Projecting Rookie Season for Dallas Cowboys' Top Draft Picks
The Dallas Cowboys’ 2014 draft was unique in that the range of possible outcomes for their top draft picks is quite wide. Realistically, we could see anywhere from zero to three draft picks starting for Dallas on opening day, assuming you count the No. 3 wide receiver as a starter.
Even so, this isn’t a draft class that’s likely to produce a whole lot in 2014. Remember, the Cowboys gave up their third-round pick to move up for Boise State defensive end Demarcus Lawrence, so that took away a potential impact rookie. The Cowboys got quality production from 2013 third-round pick Terrance Williams, so that’s something they could miss this season.
Looking at a combination of draft slots and probable roles on the team, let’s examine how much the Cowboys’ top four rookies can be expected to contribute right out of the gate.
OL Zack Martin
The key for first-round pick Zack Martin is not only whether or not he’ll land a starting job, but also where it will be. The most likely outcome is that Martin will play right guard in his first season, which is where he opened up rookie minicamp, according to ESPN Dallas.
Assuming Martin wins that job, which is probable given his draft slot and the mediocrity of veteran Mackenzy Bernadeau, we can use the numbers for the Cowboys guards in 2013 to project the rookie.
Last year, Bernadeau and veteran Brian Waters combined to allow 23 pressures and four sacks in a full season’s worth of snaps at right guard, according to Pro Football Focus (subscription required). Left guard Ronald Leary had similar numbers with 27 pressures and five sacks allowed. That’s an average of 25 pressures and 4.5 sacks from the guards.
I’ve found that sacks tend to add up to around one-quarter of all pressures over the long run, with the rate for interior linemen being a little lower. Knowing that and projecting Martin to be an immediate upgrade over Bernadeau, we can effectively project him in the range of 20 pressures and four sacks allowed.
Final Projection: 20 pressures, 4.0 sacks allowed
DE Demarcus Lawrence
At this point, it’s looking like Demarcus Lawrence is going to be a starter for Dallas on the outside right out of the gate. Anthony Spencer could start the year on PUP, according to ESPN. Even if he doesn’t, Lawrence could just win a starting job.
Lawrence should immediately be a quality No. 2 rusher for Dallas. Over the past five seasons, the No. 2 pass-rusher in Dallas has averaged seven sacks and just over 50 tackles per year, with the numbers being quite consistent each year.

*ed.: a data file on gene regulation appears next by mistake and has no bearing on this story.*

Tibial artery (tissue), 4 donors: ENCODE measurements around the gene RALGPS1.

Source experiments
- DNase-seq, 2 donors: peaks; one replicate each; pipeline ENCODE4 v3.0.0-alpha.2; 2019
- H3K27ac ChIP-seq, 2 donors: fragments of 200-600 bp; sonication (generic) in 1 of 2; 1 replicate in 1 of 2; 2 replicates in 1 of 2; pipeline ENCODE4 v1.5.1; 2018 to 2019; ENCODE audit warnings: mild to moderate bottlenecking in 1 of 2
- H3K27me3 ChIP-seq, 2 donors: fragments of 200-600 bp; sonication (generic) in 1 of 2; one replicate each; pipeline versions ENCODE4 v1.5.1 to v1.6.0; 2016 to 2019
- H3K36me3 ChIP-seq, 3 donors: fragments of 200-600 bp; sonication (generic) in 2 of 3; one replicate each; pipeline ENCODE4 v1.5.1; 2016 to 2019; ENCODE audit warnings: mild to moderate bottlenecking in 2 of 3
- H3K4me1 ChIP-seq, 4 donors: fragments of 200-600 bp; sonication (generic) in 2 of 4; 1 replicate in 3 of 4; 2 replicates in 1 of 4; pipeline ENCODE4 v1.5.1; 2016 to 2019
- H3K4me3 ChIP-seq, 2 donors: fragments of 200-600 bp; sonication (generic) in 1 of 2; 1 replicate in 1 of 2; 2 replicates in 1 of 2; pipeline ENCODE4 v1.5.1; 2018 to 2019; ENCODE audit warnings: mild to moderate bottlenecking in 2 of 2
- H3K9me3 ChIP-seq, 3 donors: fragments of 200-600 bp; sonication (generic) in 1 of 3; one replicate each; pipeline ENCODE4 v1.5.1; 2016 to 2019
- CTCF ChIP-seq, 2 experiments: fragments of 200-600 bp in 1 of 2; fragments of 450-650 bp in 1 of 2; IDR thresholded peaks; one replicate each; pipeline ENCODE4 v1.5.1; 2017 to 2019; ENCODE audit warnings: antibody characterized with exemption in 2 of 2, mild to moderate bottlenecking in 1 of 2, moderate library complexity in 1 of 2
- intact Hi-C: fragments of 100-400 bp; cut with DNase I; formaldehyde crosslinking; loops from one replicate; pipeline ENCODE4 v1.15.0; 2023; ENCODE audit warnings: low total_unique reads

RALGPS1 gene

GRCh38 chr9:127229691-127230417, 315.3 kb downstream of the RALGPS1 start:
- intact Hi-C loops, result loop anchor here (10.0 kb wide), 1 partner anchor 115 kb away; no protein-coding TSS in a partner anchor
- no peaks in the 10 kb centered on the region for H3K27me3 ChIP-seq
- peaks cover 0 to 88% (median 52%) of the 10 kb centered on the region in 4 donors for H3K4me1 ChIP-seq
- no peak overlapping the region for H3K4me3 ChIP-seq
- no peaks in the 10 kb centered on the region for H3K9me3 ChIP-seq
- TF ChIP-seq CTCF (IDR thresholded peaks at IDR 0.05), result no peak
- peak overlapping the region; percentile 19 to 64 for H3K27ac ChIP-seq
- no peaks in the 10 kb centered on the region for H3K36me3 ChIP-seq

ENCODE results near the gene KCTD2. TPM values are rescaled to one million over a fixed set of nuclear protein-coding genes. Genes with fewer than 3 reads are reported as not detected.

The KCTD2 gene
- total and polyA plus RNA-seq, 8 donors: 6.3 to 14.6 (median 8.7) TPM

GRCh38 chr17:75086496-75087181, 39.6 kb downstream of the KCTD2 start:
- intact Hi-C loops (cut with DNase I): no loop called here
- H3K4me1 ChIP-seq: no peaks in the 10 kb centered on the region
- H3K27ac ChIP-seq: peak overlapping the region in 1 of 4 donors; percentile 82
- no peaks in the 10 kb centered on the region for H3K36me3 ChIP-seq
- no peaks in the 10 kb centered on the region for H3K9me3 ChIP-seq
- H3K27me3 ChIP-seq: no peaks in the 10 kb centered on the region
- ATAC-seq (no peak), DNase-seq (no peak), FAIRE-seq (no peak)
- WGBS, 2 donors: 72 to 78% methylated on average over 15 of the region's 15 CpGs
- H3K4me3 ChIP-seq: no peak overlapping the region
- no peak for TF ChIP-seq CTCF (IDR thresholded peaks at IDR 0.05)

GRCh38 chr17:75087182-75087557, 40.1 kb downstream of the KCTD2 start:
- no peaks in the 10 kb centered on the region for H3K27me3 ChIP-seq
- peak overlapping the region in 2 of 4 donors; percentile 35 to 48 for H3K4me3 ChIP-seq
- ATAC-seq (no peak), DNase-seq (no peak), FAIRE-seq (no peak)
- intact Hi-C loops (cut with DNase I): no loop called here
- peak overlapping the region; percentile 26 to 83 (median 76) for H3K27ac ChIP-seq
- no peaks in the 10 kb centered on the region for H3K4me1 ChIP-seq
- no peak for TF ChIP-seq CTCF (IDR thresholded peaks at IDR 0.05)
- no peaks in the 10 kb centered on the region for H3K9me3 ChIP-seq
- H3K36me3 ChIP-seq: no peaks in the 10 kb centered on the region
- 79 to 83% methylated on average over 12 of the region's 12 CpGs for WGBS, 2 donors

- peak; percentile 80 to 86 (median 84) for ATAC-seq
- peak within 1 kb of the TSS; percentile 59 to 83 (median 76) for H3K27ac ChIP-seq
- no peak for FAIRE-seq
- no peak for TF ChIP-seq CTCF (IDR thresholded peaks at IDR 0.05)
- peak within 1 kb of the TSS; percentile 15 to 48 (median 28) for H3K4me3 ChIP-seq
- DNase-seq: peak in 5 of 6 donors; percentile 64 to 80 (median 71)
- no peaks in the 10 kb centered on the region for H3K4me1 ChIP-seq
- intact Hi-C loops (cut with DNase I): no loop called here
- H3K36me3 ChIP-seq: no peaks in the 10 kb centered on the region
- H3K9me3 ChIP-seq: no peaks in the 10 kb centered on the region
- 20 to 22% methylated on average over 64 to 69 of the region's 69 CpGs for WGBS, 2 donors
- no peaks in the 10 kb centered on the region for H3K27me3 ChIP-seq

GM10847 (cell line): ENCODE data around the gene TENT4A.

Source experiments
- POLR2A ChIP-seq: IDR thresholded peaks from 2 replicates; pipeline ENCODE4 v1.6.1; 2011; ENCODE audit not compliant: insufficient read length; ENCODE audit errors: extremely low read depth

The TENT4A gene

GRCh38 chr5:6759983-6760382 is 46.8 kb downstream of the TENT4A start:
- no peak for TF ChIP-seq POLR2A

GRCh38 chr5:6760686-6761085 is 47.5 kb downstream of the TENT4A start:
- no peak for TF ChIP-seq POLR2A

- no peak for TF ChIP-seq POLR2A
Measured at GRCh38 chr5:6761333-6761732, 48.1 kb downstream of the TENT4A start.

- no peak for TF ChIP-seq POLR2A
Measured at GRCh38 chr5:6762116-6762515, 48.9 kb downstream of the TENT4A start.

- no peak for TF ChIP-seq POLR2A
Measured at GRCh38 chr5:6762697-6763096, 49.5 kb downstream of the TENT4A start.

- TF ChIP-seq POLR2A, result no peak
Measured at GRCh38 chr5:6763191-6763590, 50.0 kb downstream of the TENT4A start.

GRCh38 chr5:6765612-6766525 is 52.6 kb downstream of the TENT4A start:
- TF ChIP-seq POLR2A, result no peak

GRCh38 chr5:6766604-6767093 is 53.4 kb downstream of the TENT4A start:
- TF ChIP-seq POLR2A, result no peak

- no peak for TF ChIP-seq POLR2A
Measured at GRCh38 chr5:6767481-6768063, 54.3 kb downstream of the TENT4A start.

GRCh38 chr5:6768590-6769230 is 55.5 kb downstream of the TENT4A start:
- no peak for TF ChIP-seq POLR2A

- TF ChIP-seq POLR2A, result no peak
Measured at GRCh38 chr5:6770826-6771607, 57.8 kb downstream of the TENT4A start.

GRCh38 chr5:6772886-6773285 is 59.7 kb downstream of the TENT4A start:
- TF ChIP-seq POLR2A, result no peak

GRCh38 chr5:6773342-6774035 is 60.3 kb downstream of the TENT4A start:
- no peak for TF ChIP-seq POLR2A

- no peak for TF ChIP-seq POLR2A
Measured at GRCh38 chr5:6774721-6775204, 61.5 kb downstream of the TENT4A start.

We need to expect some growing pains for Lawrence, but perhaps not all that many. You could argue that he’s already as good as Spencer was in his prime. The bigger issue is that, without a true No. 1 defensive end, there’s no one to eat up double-teams to give Lawrence consistent one-on-one matchups on the opposite side.
Final Projection: 40 tackles, 5.5 sacks
LB Anthony Hitchens
The Cowboys shocked a lot of people when they drafted linebacker Anthony Hitchens in the fourth round. Hitchens is a 6’0”, 240-pound player who ran a 4.74 in the 40-yard dash and jumped 31.5" vertically, according to NFL.com. He’s not an intimidating player from a physical standpoint, but he was productive at Iowa over the past two seasons with 236 total tackles, according to Sports Reference.
Hitchens isn’t likely to start in 2014. He’s most likely going to be the backup "Mike" linebacker behind Sean Lee, which means that he’s not going to see the field much outside of an injury. That’s perhaps expected from Lee, but at this point, we need to expect the majority of Hitchens’ production to come via special teams.
Final Projection: 12 tackles, 1.0 sack
WR Devin Street
It’s really difficult to project fifth-round wide receiver Devin Street because we have no idea what role he’s going to play this year. With two talented undrafted rookies in L’Damian Washington and Chris Boyd, it could be anywhere from the No. 3 receiver to not even making the team. Even if he beats out Washington and Boyd, Street still needs to compete with Cole Beasley and Dwayne Harris for playing time.
For this projection, I’m going to assume that Street will win the third receiver job. That’s perhaps unlikely or maybe a coin flip at best, but it’s somewhat necessary since his production will be very minimal if he doesn’t win the No. 3 job.
Last year, Terrance Williams posted a 44/736/5 line as a rookie playing as the third option, but there are reasons to believe that Street won’t come close to those numbers. First, Williams was an older rookie who was more prepared to play in the NFL. Second, he effectively became the Cowboys’ No. 2 wide receiver ahead of Miles Austin, which isn’t going to happen for Street.
The fifth-round rookie is also quite lean (198 pounds) despite his 6’3” frame, doesn’t have elite speed (4.55 seconds in the 40-yard dash, per NFL.com), and wasn’t all that productive at Pitt. Street never posted a 1,000-yard season, and his career high in touchdowns was just seven.
Street could certainly contribute more down the line—it’s not like he doesn’t have enough athleticism to play well in the NFL—but he’s unlikely to even approach Williams’ rookie numbers.
Final Projection (Assuming No. 3 Duties): 25 catches, 325 yards, Two TDs
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